Janet D. “Kah-My-Yah-Wit” Patrick

February 2, 1951 – August 2, 2020

Janet was an enrolled member of The Tulalip Tribes. After graduating from Marysville High School, Janet enjoyed learning the Culinary Arts. This was where she blended her love for food with the love of her people as she prepared meals for many, many people when she opened a food stand at Tulalip’s Boom City. For many years, Janet shared her infectious smile and fun-loving sense of humor across Tulalip. She fostered children when she could as her door was always open. She worked as a Table Games Dealer at the Tulalip Casino. She worked for bedachelh and she worked as a CHR Driver. Janet mentored many people and offered as much as she could if someone were in need. She spent numerous years on the Election Committee ensuring that everything was completed when the time came. She had quite a group of friends on that committee and cared deeply for all of them.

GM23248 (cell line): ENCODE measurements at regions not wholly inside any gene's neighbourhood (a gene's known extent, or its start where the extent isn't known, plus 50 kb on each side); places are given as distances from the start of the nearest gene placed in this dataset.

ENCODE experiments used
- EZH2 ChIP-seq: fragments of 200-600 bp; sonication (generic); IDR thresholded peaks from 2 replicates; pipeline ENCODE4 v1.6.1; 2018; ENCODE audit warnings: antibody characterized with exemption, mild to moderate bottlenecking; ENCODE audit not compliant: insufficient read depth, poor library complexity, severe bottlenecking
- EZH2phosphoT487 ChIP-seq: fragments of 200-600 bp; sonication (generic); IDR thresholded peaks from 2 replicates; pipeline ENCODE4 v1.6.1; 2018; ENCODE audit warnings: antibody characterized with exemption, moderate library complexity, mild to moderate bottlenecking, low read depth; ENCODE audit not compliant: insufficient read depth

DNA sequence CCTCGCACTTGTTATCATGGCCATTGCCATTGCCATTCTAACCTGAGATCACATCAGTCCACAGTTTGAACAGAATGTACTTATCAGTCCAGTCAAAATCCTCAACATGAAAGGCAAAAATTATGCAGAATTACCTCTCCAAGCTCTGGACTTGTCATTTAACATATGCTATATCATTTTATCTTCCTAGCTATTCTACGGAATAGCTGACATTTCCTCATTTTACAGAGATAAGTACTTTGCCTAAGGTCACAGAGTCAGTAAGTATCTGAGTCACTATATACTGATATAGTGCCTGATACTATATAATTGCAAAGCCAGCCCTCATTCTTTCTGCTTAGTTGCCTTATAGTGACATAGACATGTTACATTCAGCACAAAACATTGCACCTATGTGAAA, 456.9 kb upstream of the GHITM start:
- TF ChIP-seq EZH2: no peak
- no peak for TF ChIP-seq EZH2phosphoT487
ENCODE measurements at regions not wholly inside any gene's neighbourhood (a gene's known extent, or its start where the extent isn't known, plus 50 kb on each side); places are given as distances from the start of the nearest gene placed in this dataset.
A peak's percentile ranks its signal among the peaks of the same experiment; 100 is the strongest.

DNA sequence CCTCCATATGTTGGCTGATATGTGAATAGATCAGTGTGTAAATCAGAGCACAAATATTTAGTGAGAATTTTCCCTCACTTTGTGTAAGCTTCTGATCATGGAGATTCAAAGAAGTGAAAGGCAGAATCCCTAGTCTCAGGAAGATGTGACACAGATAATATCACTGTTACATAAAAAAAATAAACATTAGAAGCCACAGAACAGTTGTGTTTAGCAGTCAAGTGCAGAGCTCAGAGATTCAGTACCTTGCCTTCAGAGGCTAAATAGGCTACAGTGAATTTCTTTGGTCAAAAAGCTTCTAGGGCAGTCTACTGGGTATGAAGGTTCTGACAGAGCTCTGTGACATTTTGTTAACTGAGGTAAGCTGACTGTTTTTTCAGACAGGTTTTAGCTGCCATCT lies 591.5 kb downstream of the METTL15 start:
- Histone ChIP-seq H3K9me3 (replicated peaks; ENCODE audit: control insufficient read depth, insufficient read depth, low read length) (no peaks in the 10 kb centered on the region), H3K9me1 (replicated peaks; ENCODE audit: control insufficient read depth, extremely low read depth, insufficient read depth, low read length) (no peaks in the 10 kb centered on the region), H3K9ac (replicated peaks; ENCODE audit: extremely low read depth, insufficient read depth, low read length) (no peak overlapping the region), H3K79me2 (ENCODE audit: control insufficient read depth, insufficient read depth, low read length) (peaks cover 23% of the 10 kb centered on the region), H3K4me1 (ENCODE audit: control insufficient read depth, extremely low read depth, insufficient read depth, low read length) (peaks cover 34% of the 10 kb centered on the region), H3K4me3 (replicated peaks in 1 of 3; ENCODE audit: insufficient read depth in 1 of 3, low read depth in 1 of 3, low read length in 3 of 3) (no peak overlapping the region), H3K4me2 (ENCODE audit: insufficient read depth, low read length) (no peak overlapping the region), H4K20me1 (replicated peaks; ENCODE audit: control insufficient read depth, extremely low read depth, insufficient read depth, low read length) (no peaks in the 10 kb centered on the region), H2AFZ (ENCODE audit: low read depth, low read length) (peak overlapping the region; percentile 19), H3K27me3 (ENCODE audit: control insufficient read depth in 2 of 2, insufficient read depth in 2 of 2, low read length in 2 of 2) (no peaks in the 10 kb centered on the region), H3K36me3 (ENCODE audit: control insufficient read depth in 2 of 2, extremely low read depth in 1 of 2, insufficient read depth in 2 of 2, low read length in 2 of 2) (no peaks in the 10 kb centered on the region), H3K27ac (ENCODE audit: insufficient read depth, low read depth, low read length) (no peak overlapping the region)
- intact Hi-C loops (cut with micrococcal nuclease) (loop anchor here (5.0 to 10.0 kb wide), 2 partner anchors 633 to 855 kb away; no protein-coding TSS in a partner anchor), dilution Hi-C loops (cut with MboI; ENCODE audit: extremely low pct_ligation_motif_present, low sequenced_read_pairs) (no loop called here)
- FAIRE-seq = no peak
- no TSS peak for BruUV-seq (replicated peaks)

Janet’s family life was spent with her mate Charles R. Sneatlum Jr. and their two sons Charles III and Edward. She especially enjoyed her time with her special in-laws at the Muckleshoot Reservation. She enjoyed planning family reunions and, just as much, honoring the family history and culture by preserving as much information and teachings with her younger family members and other members of her family and the community.

Janet is survived by her son Charles R. Williams III (Jenny) and Timothy Jones, her siblings Arthur H. Williams, Thelma J. Williams (Cyrus), Marsha Judi Patrick, special son Francis Williams Sr., nineteen grandchildren, two great grandchildren and two dogs. She is also survived by her favorite nephew Jobey Tom Williams and favorite niece Valene Comenout. Janet also is survived by numerous nieces, nephews, her special Mamason Carolyn Moses, and her caregiver Raetta Zackuse. Preceding her on her journey were her parents Wesley and Joyce Patrick, her mate Charles R. Sneatlum Jr., her son Edward King George Sneatlum, her uncle Amos A. Bob, her siblings Leonard Abner Van Pelt, Daniel Lee Patrick, Emeline Sally Patrick, her grandson Michael Sneatlum, her nieces Cheryl Bagley and Justine Comenout.
Janet’s family had a private Interfaith Service at one of the family homes on August 5, 2020. Visitation was held at Shaefer ShipmanFuneral Home on August 6, 2020 with burial at Mission Beach Cemetery at Tulalip, WA.

Welcome your census takers, Indian Country needs to be counted